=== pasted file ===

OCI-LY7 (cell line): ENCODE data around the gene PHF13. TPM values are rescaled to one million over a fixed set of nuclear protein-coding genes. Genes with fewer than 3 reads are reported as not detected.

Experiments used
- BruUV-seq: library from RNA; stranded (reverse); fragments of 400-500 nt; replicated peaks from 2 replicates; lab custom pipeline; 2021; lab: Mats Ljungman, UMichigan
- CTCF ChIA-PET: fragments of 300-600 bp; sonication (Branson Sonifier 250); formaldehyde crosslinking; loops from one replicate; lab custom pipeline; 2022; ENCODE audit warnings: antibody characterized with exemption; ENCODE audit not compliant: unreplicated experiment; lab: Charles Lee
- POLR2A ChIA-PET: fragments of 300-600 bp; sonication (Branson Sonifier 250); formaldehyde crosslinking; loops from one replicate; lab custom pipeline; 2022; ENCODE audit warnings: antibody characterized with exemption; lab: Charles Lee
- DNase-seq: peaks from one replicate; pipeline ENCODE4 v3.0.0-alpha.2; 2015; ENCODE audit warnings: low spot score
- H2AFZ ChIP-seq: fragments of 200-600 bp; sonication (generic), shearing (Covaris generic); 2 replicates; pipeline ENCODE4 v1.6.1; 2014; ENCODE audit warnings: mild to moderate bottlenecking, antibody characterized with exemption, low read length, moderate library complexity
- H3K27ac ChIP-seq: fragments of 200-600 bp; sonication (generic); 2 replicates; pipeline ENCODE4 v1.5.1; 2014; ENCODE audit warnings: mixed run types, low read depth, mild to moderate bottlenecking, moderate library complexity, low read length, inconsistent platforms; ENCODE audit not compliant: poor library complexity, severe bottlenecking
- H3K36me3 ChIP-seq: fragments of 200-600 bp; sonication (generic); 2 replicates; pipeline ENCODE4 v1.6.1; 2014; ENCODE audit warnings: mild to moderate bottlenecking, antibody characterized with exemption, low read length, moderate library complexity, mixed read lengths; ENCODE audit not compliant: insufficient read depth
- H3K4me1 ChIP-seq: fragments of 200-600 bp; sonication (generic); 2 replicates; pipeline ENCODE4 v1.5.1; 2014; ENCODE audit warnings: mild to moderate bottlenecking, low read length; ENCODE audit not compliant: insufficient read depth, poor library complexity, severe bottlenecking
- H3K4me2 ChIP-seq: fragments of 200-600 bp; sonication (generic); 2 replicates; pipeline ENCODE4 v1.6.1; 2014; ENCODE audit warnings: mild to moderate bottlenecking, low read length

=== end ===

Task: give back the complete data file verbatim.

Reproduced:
OCI-LY7 (cell line): ENCODE data around the gene PHF13. TPM values are rescaled to one million over a fixed set of nuclear protein-coding genes. Genes with fewer than 3 reads are reported as not detected.

Experiments used
- BruUV-seq: library from RNA; stranded (reverse); fragments of 400-500 nt; replicated peaks from 2 replicates; lab custom pipeline; 2021; lab: Mats Ljungman, UMichigan
- CTCF ChIA-PET: fragments of 300-600 bp; sonication (Branson Sonifier 250); formaldehyde crosslinking; loops from one replicate; lab custom pipeline; 2022; ENCODE audit warnings: antibody characterized with exemption; ENCODE audit not compliant: unreplicated experiment; lab: Charles Lee
- POLR2A ChIA-PET: fragments of 300-600 bp; sonication (Branson Sonifier 250); formaldehyde crosslinking; loops from one replicate; lab custom pipeline; 2022; ENCODE audit warnings: antibody characterized with exemption; lab: Charles Lee
- DNase-seq: peaks from one replicate; pipeline ENCODE4 v3.0.0-alpha.2; 2015; ENCODE audit warnings: low spot score
- H2AFZ ChIP-seq: fragments of 200-600 bp; sonication (generic), shearing (Covaris generic); 2 replicates; pipeline ENCODE4 v1.6.1; 2014; ENCODE audit warnings: mild to moderate bottlenecking, antibody characterized with exemption, low read length, moderate library complexity
- H3K27ac ChIP-seq: fragments of 200-600 bp; sonication (generic); 2 replicates; pipeline ENCODE4 v1.5.1; 2014; ENCODE audit warnings: mixed run types, low read depth, mild to moderate bottlenecking, moderate library complexity, low read length, inconsistent platforms; ENCODE audit not compliant: poor library complexity, severe bottlenecking
- H3K36me3 ChIP-seq: fragments of 200-600 bp; sonication (generic); 2 replicates; pipeline ENCODE4 v1.6.1; 2014; ENCODE audit warnings: mild to moderate bottlenecking, antibody characterized with exemption, low read length, moderate library complexity, mixed read lengths; ENCODE audit not compliant: insufficient read depth
- H3K4me1 ChIP-seq: fragments of 200-600 bp; sonication (generic); 2 replicates; pipeline ENCODE4 v1.5.1; 2014; ENCODE audit warnings: mild to moderate bottlenecking, low read length; ENCODE audit not compliant: insufficient read depth, poor library complexity, severe bottlenecking
- H3K4me2 ChIP-seq: fragments of 200-600 bp; sonication (generic); 2 replicates; pipeline ENCODE4 v1.6.1; 2014; ENCODE audit warnings: mild to moderate bottlenecking, low read length